- Insurrectionist experiences 'shock' over being held with people accused of 'inner city crimes'by Aldous Pennyfarthing on April 11, 2021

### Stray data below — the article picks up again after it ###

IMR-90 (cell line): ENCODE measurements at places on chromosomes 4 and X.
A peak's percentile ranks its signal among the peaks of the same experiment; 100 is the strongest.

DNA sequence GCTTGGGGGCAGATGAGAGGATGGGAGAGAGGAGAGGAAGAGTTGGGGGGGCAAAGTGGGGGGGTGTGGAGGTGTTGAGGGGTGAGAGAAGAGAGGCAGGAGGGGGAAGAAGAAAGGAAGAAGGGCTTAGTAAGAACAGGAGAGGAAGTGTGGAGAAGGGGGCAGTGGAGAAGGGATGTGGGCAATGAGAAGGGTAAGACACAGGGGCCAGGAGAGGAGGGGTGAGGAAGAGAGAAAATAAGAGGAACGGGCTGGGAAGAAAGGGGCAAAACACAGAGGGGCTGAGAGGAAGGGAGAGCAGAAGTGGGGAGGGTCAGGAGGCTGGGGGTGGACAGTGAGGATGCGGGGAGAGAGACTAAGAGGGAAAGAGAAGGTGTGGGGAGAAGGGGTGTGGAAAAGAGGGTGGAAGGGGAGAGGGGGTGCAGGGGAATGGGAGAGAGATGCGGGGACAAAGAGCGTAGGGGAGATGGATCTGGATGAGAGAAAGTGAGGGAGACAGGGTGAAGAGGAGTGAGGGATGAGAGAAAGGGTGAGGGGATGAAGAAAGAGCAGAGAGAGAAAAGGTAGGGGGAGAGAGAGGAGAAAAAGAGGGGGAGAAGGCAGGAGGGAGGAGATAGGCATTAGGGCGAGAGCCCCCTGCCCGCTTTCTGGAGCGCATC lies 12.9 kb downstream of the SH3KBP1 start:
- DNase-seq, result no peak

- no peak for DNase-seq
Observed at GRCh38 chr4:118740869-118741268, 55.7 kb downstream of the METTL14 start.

I've never seen so many snowflakes in my life, and I grew up in Wisconsin.It's still mind-boggling that so many Trumpaloompas thought they could storm the U.S. Capitol, openly engage in a violent insurrection, and then grab some Arby's on the way home and chill with a box of Fiddle Faddle while the rest of us totally forgot about this picayune kerfuffle.It's almost as if white people have been conditioned to think they have nothing to fear from the law.Rachel Weiner is a reporter for The Washington Post who has the latest on one of the foot soldiers in Donald J. Trump's Jan. 6 Bumblefuck Putsch: Webster has a "sparkling record" with the NYPD which led to "the lofty assignment of protecting the mayor," attorne… https://t.co/REYQB3M5za — Rachel Weiner (@Rachel Weiner)1617974626.0(He's not in D.C., where riot detainees are in a separate wing, causing friction on both sides -- like others arres… https://t.co/Bt1nvNNnxa — Rachel Weiner (@Rachel Weiner)1617974681.0 For the nontweeters: Lawyer for Tommy Webster, retired NYPD cop accused of beating an MPD officer with flagpole on #J6, says his client is in a "dormitory setting" with people serving time for "inner-city crimes" - "for a middle aged guy whose never been arrested before this has been a shock for him"Webster has a "sparkling record" with the NYPD which led to "the lofty assignment of protecting the mayor," attorney says - but if he won't be released he wants him moved back to jail in upstate New York(He's not in D.C., where riot detainees are in a separate wing, causing friction on both sides -- like others arrested elsewhere he's been moved around the country on the way to D.C.) I hope that somewhere within the pages of Joe Biden's omnibus infrastructure bill is an earmark for trillions of tiny violin-fabricating nanobots, because I don't think modern science can possibly shrink them down any further. And there's a huge demand, let me tell you.Oh, and "inner city crimes," eh? What the fuck does this look like? Oh, that's not what they meant by "inner city"? Yeah, I know. We all know.I've pretty much had it with the "aw, shucks, these are good folks who got a little too rambunctious" shtick. Does Webster think he deserves to await trial in the exclusive white's-only insurrectionists' suite? By the way, here's what this model citizen allegedly did on Jan. 6, according to CBSN New York: As CBS2's Dick Brennan reports, 54-year-old Thomas Webster is a former NYPD officer and Marine, but authorities say on Jan. 6, during the Capitol riot, he was "like a junkyard dog, teeth bared, fists clenched."Prosecutors say that he "attacked a police officer with an aluminum pole and ripped off his protective gear and gas mask, causing the officer to choke." What a prince.Yeah, maybe he shouldn't be held with poor inner city Black men who await trial on petty, low-level drug offenses. He'll scare the shit out of them.